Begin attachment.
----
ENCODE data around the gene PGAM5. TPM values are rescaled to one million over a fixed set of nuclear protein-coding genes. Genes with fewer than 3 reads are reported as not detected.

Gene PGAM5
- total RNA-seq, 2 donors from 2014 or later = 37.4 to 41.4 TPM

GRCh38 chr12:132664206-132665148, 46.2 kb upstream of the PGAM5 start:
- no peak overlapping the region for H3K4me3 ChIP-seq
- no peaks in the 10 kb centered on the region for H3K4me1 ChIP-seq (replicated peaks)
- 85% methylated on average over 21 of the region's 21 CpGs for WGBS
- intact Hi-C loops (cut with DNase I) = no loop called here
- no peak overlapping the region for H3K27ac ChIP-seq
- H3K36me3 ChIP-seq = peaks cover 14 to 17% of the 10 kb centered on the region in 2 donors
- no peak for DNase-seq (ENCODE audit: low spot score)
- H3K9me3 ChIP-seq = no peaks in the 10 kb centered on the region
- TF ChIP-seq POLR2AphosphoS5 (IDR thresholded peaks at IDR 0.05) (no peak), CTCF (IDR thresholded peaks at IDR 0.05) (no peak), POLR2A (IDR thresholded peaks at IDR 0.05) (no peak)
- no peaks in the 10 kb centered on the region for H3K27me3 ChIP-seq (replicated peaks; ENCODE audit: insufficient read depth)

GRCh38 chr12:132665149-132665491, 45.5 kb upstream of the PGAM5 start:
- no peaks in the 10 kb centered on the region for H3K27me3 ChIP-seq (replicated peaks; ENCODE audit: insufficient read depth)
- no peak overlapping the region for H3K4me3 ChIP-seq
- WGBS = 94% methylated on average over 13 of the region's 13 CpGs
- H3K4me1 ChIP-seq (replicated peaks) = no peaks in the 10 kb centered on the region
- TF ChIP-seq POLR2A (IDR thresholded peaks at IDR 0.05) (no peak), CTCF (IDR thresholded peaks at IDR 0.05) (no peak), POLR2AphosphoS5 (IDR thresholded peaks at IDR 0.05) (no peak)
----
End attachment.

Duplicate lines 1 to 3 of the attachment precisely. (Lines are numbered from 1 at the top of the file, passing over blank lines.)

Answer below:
ENCODE data around the gene PGAM5. TPM values are rescaled to one million over a fixed set of nuclear protein-coding genes. Genes with fewer than 3 reads are reported as not detected.

Gene PGAM5
- total RNA-seq, 2 donors from 2014 or later = 37.4 to 41.4 TPM